Category Archives: email

Marketing for start-ups on a shoestring

Today I had the pleasure to present at Launch48 about how to market your start-up on a tight budget (or no budget). If you couldn’t make it you can view my slides here: ‘Startup Marketing on a shoestring‘.

Some of the key points for start-ups to remember when they’re looking at marketing their business and their product are:

  • Marketing is about understanding your users and building a relationship and an emotional connection with them. Find out what interests your target audience, what they read, who influences them and what problems they have that you can help to solve.
  • Get the basics, including your branding, user journey and metrics, right before you start outreach.
  • Focus on your key differentiators and make your messaging clear and engaging. Tell a story with your messaging and people will be able to tell their friends and share your product easily.
  • Have real users review the user journey and see where the friction is and improve it to make it simpler.
  • Engage the influencers and ask for their input. If the influencer can feel ownership over your idea and your success then they’ll be more motivated to help you.
  • Create content that is interesting and useful to your target audience, e.g. video, RSS, blogs, podcasts. Don’t try to sell, focus on building a relationship and providing real value to your audience. Re-use this content everywhere you can – Twitter, Facebook, your Blog, newsletter to current user and so on.
  • Build viral into your product’s DNA from the beginning and make it simple for people to share.
  • Share your content and views on social media, including Twitter and Facebook, and if the content is useful and interesting you’ll benefit from the network effect and gain new fans, followers and ultimately users.
  • Email is a powerful channel so don’t ignore it. Think about not only regular promotional emails but also emails to guide users through key points in their journey with your product.
  • Build a community and give users a voice using tools like UserVoice and Zendesk. Listen to your customers wherever they may be, on forums, Twitter or in blog comments, and engage and respond to them.
  • Test, Learn and Iterate – Embrace AB Testing and don’t be afraid to try things with no budget or a small budget, if they work improve and invest in them and if they don’t find out early and stop wasting time and resource on it.
  • Be passionate about your brand – others will follow.

  • Do the right thing. Treat customers as you would like to be treated yourself and they will thank you for it.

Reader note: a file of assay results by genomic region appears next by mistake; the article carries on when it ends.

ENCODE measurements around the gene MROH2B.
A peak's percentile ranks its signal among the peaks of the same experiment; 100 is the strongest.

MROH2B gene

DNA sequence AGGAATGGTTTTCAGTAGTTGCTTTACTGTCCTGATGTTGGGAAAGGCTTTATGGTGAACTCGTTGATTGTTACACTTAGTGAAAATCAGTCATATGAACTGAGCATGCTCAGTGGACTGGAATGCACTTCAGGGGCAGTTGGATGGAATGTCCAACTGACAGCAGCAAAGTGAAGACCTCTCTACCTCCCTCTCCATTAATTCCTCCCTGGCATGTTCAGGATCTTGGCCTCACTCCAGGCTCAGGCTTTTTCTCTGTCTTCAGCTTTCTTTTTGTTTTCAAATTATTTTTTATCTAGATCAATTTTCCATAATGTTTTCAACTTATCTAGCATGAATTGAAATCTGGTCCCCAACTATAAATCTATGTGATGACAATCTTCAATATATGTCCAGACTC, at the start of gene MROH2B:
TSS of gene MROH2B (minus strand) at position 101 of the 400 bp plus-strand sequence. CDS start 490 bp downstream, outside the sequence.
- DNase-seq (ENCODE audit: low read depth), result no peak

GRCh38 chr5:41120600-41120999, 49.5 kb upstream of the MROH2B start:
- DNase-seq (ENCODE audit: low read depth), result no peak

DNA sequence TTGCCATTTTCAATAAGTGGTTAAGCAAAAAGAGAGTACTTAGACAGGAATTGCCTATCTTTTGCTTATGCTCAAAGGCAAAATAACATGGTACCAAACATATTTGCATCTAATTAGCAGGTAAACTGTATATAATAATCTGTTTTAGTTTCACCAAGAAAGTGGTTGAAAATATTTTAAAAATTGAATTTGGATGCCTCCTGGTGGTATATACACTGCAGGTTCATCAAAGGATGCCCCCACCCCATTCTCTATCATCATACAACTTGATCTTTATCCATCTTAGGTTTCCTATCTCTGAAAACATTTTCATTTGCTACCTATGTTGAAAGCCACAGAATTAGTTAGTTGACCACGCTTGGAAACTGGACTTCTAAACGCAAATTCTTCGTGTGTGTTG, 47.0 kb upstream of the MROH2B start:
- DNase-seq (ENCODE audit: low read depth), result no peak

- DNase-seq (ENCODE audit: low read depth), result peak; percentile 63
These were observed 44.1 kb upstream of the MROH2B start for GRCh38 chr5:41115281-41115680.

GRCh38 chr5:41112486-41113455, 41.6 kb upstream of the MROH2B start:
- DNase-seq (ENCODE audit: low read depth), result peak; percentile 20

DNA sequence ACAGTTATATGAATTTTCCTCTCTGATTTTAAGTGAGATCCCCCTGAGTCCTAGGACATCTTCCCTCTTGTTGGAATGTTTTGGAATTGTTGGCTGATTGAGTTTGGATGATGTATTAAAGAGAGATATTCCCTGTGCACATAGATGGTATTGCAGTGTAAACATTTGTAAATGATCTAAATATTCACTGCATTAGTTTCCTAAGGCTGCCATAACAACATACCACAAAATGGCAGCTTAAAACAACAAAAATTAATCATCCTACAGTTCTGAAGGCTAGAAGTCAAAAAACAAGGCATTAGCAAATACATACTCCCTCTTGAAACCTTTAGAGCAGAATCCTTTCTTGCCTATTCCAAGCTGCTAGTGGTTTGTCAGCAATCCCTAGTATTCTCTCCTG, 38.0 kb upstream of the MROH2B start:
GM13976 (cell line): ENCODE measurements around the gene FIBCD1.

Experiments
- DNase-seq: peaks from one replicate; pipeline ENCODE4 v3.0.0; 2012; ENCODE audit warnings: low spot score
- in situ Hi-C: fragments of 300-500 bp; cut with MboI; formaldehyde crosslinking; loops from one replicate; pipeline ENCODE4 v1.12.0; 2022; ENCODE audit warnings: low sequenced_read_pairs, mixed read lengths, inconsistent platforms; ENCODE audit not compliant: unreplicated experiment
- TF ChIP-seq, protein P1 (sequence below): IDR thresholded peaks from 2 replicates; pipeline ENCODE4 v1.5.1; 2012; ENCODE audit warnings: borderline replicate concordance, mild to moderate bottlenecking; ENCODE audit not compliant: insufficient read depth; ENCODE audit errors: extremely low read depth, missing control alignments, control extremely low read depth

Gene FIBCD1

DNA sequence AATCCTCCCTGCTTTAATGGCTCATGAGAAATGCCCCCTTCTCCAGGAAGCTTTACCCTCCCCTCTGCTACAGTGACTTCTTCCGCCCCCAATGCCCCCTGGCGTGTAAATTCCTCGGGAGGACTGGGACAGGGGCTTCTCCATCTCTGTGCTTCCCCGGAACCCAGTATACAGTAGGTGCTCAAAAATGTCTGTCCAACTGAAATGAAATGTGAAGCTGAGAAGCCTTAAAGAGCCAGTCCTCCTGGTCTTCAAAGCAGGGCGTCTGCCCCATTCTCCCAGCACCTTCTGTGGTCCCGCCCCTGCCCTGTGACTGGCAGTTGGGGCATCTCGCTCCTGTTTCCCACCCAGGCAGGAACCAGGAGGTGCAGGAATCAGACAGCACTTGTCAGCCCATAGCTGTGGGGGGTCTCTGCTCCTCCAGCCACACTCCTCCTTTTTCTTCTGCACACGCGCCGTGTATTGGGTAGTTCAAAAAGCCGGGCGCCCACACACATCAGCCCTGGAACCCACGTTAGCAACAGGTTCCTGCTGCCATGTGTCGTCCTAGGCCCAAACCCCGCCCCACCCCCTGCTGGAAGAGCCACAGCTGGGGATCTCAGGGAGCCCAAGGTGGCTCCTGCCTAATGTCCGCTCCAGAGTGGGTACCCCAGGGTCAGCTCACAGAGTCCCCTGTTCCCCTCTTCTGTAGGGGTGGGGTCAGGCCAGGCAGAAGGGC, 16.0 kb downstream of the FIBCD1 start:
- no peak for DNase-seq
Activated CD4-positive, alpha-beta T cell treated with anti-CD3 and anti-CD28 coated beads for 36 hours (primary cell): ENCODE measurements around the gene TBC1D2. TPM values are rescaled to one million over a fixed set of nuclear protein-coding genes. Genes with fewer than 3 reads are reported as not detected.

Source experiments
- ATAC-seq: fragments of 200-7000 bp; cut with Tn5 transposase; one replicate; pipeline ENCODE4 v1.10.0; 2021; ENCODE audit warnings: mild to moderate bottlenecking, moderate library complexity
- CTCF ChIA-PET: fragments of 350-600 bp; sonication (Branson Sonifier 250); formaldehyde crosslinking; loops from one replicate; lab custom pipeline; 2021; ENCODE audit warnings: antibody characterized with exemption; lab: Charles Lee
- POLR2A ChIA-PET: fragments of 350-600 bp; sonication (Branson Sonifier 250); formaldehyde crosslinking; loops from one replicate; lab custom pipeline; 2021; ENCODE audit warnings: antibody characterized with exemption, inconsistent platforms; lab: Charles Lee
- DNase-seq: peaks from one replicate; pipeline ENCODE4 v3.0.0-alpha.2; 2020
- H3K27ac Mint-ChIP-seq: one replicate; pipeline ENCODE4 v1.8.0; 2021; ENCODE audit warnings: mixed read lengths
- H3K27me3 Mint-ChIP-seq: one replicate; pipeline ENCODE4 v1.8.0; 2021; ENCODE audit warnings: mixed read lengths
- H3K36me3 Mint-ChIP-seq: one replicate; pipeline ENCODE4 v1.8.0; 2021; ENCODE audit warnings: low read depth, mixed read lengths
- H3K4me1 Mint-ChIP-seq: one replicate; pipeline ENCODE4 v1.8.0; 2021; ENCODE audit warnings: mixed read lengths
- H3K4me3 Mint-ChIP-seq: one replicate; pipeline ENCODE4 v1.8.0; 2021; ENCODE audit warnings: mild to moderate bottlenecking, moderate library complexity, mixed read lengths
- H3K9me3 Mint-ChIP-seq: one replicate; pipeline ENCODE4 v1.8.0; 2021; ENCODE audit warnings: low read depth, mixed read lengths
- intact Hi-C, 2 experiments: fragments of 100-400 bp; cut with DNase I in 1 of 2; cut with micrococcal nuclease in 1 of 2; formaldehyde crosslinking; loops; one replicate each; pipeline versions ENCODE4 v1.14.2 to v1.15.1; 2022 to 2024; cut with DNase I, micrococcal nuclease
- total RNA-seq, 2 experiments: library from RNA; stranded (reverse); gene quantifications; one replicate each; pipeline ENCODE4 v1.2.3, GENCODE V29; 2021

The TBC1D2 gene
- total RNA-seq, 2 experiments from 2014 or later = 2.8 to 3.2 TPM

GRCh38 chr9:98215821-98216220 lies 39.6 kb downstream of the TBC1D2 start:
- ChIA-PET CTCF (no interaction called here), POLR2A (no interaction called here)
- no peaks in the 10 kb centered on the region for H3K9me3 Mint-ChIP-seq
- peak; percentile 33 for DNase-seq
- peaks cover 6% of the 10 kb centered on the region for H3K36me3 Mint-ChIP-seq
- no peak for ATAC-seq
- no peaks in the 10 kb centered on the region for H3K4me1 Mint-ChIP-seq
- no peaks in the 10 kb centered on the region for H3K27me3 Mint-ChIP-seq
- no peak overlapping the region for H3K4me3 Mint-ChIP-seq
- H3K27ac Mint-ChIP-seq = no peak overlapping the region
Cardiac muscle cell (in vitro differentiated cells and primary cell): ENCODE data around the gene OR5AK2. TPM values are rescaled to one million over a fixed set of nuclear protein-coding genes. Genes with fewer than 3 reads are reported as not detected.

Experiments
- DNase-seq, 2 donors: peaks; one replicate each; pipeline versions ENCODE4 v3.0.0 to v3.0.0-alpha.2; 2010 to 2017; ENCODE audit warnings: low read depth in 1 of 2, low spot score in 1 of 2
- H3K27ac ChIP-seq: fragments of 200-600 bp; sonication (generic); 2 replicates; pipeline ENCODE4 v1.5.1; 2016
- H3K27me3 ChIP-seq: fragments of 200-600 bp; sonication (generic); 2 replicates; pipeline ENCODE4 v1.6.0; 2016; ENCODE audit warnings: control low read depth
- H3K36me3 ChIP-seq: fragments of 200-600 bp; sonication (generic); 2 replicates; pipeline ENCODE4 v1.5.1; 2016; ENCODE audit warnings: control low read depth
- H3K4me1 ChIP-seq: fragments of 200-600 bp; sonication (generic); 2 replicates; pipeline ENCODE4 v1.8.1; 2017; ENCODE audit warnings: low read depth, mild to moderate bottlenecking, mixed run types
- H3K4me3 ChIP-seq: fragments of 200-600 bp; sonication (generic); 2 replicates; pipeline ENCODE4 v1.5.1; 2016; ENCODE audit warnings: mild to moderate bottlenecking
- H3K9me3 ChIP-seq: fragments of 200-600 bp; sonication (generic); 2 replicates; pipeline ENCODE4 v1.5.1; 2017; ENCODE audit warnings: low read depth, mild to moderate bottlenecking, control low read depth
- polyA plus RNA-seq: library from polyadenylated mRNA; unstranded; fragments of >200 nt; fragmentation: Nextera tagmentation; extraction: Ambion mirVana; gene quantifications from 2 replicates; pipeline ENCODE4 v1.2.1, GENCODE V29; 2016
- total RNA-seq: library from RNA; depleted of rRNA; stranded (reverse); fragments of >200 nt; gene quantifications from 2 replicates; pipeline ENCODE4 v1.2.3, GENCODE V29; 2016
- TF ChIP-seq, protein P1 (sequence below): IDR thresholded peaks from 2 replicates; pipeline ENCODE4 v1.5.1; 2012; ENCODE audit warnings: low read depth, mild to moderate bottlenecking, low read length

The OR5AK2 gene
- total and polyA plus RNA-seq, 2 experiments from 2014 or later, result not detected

Launch48 brings people together for a weekend to build a web app. Last year Vouchacha and ILikeUCoz came out of it and I’m looking forward to seeing what comes out of the event this year. Good Luck everyone and have fun!

A B Testing: Marketing as Science

Recently I’ve been asked about A/B testing for online marketing and it occurs to me that many marketers spend a vast majority of their time working on new campaigns to drive conversion, acquisition, retention or monetisation and not nearly enough time perfecting existing channels and communications with the more scientific approach of AB testing.

What is AB testing and why is it important?
AB testing, also known as split testing, brings some science to the practice of marketing. Essentially AB testing involves making small incremental changes, one at a time, so that you can see what impact these changes will have on conversion, click through rates, sales or other targets. In this way marketers can scientifically prove the impact of specific changes rather than making recommendations based on gut instinct.

Before you start with AB testing you need to consider a number of questions:

  • What do you want to test and in which medium or channel?
  • How will you track metrics and measure improvements?
  • What is your goal or objective?


What do you want to test and in which medium or channel?

AB testing can be used across almost any online marketing medium including emails, triggered messages, online advertising and web pages such as purchase flows or landing pages. In deciding where to start with AB testing you should consider what has the greatest impact on your business objective. If you can achieve a 1% improvement in people completing transactions when shopping with you, this is likely to have a greater and more immediate impact on the bottom line than a similar improvement to a landing page shown to new visitors.

How will you track metrics and measure improvements?
Tracking is essential for AB testing. What you’ll need to track will depend on the campaign, channel and objectives however you should think about tracking some of the following:

  • No. of emails sent / page views
  • Clicks
  • Click through rate
  • Sales
  • Conversion